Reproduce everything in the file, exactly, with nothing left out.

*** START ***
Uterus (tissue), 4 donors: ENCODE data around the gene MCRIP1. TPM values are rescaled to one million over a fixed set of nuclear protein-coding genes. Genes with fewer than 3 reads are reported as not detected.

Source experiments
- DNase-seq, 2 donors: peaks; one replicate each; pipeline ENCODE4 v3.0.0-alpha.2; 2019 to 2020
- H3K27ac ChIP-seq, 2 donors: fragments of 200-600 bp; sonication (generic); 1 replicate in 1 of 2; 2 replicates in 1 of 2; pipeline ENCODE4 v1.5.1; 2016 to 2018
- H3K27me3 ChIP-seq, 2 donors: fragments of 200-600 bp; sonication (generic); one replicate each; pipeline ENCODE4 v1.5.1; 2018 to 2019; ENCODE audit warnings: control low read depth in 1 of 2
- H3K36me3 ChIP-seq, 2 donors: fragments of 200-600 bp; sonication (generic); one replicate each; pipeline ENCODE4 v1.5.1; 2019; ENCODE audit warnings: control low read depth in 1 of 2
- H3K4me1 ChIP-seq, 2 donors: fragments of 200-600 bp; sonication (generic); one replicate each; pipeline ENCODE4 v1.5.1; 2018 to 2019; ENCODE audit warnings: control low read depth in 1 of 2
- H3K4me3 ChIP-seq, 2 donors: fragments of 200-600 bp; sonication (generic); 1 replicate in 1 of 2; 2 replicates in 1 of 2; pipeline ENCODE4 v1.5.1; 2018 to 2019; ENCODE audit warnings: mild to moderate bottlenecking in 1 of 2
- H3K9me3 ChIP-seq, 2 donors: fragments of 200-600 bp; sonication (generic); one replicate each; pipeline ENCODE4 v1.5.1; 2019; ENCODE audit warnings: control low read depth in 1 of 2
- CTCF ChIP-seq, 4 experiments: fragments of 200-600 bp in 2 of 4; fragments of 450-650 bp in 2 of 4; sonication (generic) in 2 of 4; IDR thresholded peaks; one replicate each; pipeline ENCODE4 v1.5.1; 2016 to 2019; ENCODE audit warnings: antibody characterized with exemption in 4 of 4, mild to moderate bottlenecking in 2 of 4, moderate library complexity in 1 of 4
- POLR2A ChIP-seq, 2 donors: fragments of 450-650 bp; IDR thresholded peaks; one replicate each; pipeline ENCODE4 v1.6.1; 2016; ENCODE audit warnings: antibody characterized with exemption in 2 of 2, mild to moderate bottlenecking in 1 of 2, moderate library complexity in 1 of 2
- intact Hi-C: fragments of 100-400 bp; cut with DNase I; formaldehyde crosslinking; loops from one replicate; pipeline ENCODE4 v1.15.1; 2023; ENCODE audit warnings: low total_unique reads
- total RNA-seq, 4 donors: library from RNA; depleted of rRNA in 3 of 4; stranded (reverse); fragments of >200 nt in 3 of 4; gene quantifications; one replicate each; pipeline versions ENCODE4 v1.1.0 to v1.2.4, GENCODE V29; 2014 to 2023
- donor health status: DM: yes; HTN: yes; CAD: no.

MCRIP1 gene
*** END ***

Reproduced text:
Uterus (tissue), 4 donors: ENCODE data around the gene MCRIP1. TPM values are rescaled to one million over a fixed set of nuclear protein-coding genes. Genes with fewer than 3 reads are reported as not detected.

Source experiments
- DNase-seq, 2 donors: peaks; one replicate each; pipeline ENCODE4 v3.0.0-alpha.2; 2019 to 2020
- H3K27ac ChIP-seq, 2 donors: fragments of 200-600 bp; sonication (generic); 1 replicate in 1 of 2; 2 replicates in 1 of 2; pipeline ENCODE4 v1.5.1; 2016 to 2018
- H3K27me3 ChIP-seq, 2 donors: fragments of 200-600 bp; sonication (generic); one replicate each; pipeline ENCODE4 v1.5.1; 2018 to 2019; ENCODE audit warnings: control low read depth in 1 of 2
- H3K36me3 ChIP-seq, 2 donors: fragments of 200-600 bp; sonication (generic); one replicate each; pipeline ENCODE4 v1.5.1; 2019; ENCODE audit warnings: control low read depth in 1 of 2
- H3K4me1 ChIP-seq, 2 donors: fragments of 200-600 bp; sonication (generic); one replicate each; pipeline ENCODE4 v1.5.1; 2018 to 2019; ENCODE audit warnings: control low read depth in 1 of 2
- H3K4me3 ChIP-seq, 2 donors: fragments of 200-600 bp; sonication (generic); 1 replicate in 1 of 2; 2 replicates in 1 of 2; pipeline ENCODE4 v1.5.1; 2018 to 2019; ENCODE audit warnings: mild to moderate bottlenecking in 1 of 2
- H3K9me3 ChIP-seq, 2 donors: fragments of 200-600 bp; sonication (generic); one replicate each; pipeline ENCODE4 v1.5.1; 2019; ENCODE audit warnings: control low read depth in 1 of 2
- CTCF ChIP-seq, 4 experiments: fragments of 200-600 bp in 2 of 4; fragments of 450-650 bp in 2 of 4; sonication (generic) in 2 of 4; IDR thresholded peaks; one replicate each; pipeline ENCODE4 v1.5.1; 2016 to 2019; ENCODE audit warnings: antibody characterized with exemption in 4 of 4, mild to moderate bottlenecking in 2 of 4, moderate library complexity in 1 of 4
- POLR2A ChIP-seq, 2 donors: fragments of 450-650 bp; IDR thresholded peaks; one replicate each; pipeline ENCODE4 v1.6.1; 2016; ENCODE audit warnings: antibody characterized with exemption in 2 of 2, mild to moderate bottlenecking in 1 of 2, moderate library complexity in 1 of 2
- intact Hi-C: fragments of 100-400 bp; cut with DNase I; formaldehyde crosslinking; loops from one replicate; pipeline ENCODE4 v1.15.1; 2023; ENCODE audit warnings: low total_unique reads
- total RNA-seq, 4 donors: library from RNA; depleted of rRNA in 3 of 4; stranded (reverse); fragments of >200 nt in 3 of 4; gene quantifications; one replicate each; pipeline versions ENCODE4 v1.1.0 to v1.2.4, GENCODE V29; 2014 to 2023
- donor health status: DM: yes; HTN: yes; CAD: no.

MCRIP1 gene